to the accident she did not hear any whistle or bell, nor could she recall whether the bell was ringing after the accident. On the stand, she denied making these statements to Lett, but admitted signing the statement and also the clause averring that she read and understood it. Her only explanation of the contradictions between the statement and her testimony in Court was that she did not actually read the former, but merely glanced over it.
The evidence adduced by the plaintiff is partly negative, and the affirmative evidence is patently in conflict with prior statements made within a few days after the accident. Moreover, the testimony of Miss William and her inability to account for the differences between her statements in Court and her signed statements to Lett is particularly damaging to plaintiff's case.
The defendant produced, as witnesses, three of the crew on the train which figured in the collision in support of its contention that at the time of the accident the engine bell was ringing, the bright beam of the headlight was turned on, and just prior to entering the intersection the engine whistle was sounded four times -- two long blasts followed by a short and a long blast. Clarence D. Rodenbaugh, the yard foreman, testified that he was on the left side of the engine at the time of the accident; that the engine had stopped approximately twenty car lengths (about 800 feet) from Oregon Avenue to await completion of the train; that the clapper bell on the engine was ringing continuously from the time the engine began to move to the time of the accident; that the bright beam of the headlight was on; that the engine whistle was first sounded at about eight to ten car lengths from Oregon Avenue; that four blasts were given -- two long, a short and a long -- the last blast being completed as the crossing was reached; that at this point he yelled to the engineer 'Hold it'; and that he first noticed the Myers car when it was about 150 feet from the crossing, the engine being about eight to ten car lengths away.
This testimony as to the light, bell and whistle was confirmed by the testimony of Anthony G. Kelly, the engineer, and Lawrence Granthan, the fireman. Kelly also testified that he did not see the westbound automobile, but that he did see an eastbound machine which stopped when the engine was about six car lengths from the crossing. He also stated that when he heard the yell 'Hold it', he applied the emergency brake.
Granthan, who occupied a position on the left side of the engine, further testified he first saw the westbound automobile when the engine was about seven car lengths from Oregon Avenue and at that time the automobile was about 300 feet from the tracks travelling about five to six miles per hour.
In addition to these witnesses, the defendant produced a John Kezlaw, the driver of the eastbound automobile to which Kelly, the engineer, referred. This witness testified that he heard the engine's whistle 'a couple of times'; he stopped about thirty feet from the west track, and within a few seconds the accident happened. He did not hear any warning signal of the approaching train other than the whistle, and his attention was drawn by the lights of the Myers' car so that he did not notice whether the engine's headlight was on.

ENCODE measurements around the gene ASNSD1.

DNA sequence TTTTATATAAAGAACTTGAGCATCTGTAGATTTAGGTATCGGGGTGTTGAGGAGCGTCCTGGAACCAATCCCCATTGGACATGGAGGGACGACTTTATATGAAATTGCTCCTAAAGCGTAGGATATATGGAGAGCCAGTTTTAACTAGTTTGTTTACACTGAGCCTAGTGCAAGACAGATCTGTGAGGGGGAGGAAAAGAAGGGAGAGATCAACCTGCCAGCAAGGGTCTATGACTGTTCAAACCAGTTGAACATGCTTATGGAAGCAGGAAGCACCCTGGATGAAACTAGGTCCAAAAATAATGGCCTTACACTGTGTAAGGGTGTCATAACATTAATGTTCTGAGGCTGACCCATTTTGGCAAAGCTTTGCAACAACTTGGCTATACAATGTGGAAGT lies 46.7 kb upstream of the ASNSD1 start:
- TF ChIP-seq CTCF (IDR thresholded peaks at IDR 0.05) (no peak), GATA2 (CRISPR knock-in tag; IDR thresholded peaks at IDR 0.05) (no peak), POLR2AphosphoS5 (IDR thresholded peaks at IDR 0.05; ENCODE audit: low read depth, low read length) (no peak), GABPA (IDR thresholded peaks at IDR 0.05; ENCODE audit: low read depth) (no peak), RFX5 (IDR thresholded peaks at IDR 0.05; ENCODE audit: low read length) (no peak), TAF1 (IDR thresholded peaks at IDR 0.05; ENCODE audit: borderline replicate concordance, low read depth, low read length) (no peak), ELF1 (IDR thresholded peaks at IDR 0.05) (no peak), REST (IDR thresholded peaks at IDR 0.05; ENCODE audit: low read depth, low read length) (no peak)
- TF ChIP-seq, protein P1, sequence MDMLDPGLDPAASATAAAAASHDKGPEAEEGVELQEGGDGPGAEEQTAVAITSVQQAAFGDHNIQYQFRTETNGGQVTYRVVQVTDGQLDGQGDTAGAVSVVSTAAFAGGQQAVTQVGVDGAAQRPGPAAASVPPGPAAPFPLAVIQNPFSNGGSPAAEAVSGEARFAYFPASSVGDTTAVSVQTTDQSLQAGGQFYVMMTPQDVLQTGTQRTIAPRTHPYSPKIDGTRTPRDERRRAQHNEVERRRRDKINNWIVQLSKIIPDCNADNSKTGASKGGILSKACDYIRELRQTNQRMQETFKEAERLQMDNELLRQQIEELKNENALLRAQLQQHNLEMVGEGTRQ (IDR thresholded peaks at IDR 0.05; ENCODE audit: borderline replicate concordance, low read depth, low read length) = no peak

I am of the opinion that the testimony of these men is entitled to full credence, and that it clearly establishes that the engine's headlight was burning bright and its bell was ringing continuously from a point at least 400 feet before the point of the accident, and that the engine's whistle was sounded four times as the train approached the intersection, the first blast being given about 320 feet north of Oregon Avenue, and the last blast being completed as the engine entered the intersection. Although the night was dark, it was clear and dry and there was practically no traffic on the highway. Furthermore, within 150 feet east of the tracks, there was an unobstructed view northward for more than a city block; the engine was travelling at the rate of six miles per hour, and Myers at four to ten miles per hour. Under the circumstances, I am of the opinion that the warnings and signals given by defendant's employees were adequate and timely. I find it difficult to believe the plaintiff's assertion that he stopped, looked and listened before crossing the first track, and looked and listened again before crossing the second or west track. Had he been as observant as he claims, he would undoubtedly have heard or seen the approaching train, for, according to his own story, he was struck when he had proceeded only four feet across the second track: the train must have been practically upon him at the time he claims to have looked and listened.
Considering all the evidence. I am of the opinion that the plaintiff failed to stop, look or listen, and that he failed to heed the warnings given of the approaching train. Under the well-settled law of Pennsylvania such conduct is negligence per se and bars recovery. Baltimore & Ohio R. Co. v. Muldoon, 3 Cir., 1939, 102 F.2d 151, 152. Moreover, I feel that the plaintiff has attempted to alter his version of the accident in order to recover his losses caused by his own negligence.
Accordingly, I state the following conclusions of law:
1. The evidence fails to show any negligence on the part of the defendant, its servants, agents or employees, which caused or contributed to the happening of the accident.
2. The accident occurred solely as a result of the negligence of the plaintiff himself.
3. Under all the evidence the Court finds for the defendant.
An order may be submitted in accordance with this opinion.
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